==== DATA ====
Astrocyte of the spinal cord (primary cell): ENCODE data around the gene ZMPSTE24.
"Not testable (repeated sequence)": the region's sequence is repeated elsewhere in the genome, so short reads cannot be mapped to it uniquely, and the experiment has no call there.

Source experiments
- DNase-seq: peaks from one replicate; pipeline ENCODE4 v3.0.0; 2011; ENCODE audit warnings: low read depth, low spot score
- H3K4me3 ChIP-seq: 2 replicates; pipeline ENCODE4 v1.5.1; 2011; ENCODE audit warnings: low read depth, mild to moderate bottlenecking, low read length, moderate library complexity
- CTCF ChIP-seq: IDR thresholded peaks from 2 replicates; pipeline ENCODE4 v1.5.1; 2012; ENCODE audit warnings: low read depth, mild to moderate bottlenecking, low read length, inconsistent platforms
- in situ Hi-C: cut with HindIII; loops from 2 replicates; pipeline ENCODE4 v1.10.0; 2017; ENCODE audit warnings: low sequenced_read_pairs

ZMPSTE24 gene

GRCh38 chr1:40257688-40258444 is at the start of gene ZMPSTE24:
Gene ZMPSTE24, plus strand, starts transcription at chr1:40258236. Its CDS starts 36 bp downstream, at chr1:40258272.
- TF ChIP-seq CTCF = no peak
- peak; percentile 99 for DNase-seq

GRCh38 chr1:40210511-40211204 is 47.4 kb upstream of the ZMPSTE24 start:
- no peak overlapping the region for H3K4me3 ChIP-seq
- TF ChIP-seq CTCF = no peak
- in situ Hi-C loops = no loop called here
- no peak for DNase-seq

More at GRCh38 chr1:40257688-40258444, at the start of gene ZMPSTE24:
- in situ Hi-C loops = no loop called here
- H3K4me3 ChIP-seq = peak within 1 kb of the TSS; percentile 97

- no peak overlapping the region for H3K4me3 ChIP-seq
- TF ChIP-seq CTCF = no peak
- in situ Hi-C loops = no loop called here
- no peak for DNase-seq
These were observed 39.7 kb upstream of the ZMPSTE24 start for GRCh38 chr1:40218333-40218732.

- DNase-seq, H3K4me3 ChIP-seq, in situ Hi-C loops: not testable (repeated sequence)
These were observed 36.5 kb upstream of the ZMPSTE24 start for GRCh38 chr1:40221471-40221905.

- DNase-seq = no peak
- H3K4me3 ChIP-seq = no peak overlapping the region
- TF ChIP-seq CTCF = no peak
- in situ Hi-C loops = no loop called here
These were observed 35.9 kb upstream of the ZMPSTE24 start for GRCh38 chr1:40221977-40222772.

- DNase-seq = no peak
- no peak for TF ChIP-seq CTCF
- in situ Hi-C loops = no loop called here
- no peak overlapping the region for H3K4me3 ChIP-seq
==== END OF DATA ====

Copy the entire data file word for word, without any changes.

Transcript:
Astrocyte of the spinal cord (primary cell): ENCODE data around the gene ZMPSTE24.
"Not testable (repeated sequence)": the region's sequence is repeated elsewhere in the genome, so short reads cannot be mapped to it uniquely, and the experiment has no call there.

Source experiments
- DNase-seq: peaks from one replicate; pipeline ENCODE4 v3.0.0; 2011; ENCODE audit warnings: low read depth, low spot score
- H3K4me3 ChIP-seq: 2 replicates; pipeline ENCODE4 v1.5.1; 2011; ENCODE audit warnings: low read depth, mild to moderate bottlenecking, low read length, moderate library complexity
- CTCF ChIP-seq: IDR thresholded peaks from 2 replicates; pipeline ENCODE4 v1.5.1; 2012; ENCODE audit warnings: low read depth, mild to moderate bottlenecking, low read length, inconsistent platforms
- in situ Hi-C: cut with HindIII; loops from 2 replicates; pipeline ENCODE4 v1.10.0; 2017; ENCODE audit warnings: low sequenced_read_pairs

ZMPSTE24 gene

GRCh38 chr1:40257688-40258444 is at the start of gene ZMPSTE24:
Gene ZMPSTE24, plus strand, starts transcription at chr1:40258236. Its CDS starts 36 bp downstream, at chr1:40258272.
- TF ChIP-seq CTCF = no peak
- peak; percentile 99 for DNase-seq

GRCh38 chr1:40210511-40211204 is 47.4 kb upstream of the ZMPSTE24 start:
- no peak overlapping the region for H3K4me3 ChIP-seq
- TF ChIP-seq CTCF = no peak
- in situ Hi-C loops = no loop called here
- no peak for DNase-seq

More at GRCh38 chr1:40257688-40258444, at the start of gene ZMPSTE24:
- in situ Hi-C loops = no loop called here
- H3K4me3 ChIP-seq = peak within 1 kb of the TSS; percentile 97

- no peak overlapping the region for H3K4me3 ChIP-seq
- TF ChIP-seq CTCF = no peak
- in situ Hi-C loops = no loop called here
- no peak for DNase-seq
These were observed 39.7 kb upstream of the ZMPSTE24 start for GRCh38 chr1:40218333-40218732.

- DNase-seq, H3K4me3 ChIP-seq, in situ Hi-C loops: not testable (repeated sequence)
These were observed 36.5 kb upstream of the ZMPSTE24 start for GRCh38 chr1:40221471-40221905.

- DNase-seq = no peak
- H3K4me3 ChIP-seq = no peak overlapping the region
- TF ChIP-seq CTCF = no peak
- in situ Hi-C loops = no loop called here
These were observed 35.9 kb upstream of the ZMPSTE24 start for GRCh38 chr1:40221977-40222772.

- DNase-seq = no peak
- no peak for TF ChIP-seq CTCF
- in situ Hi-C loops = no loop called here
- no peak overlapping the region for H3K4me3 ChIP-seq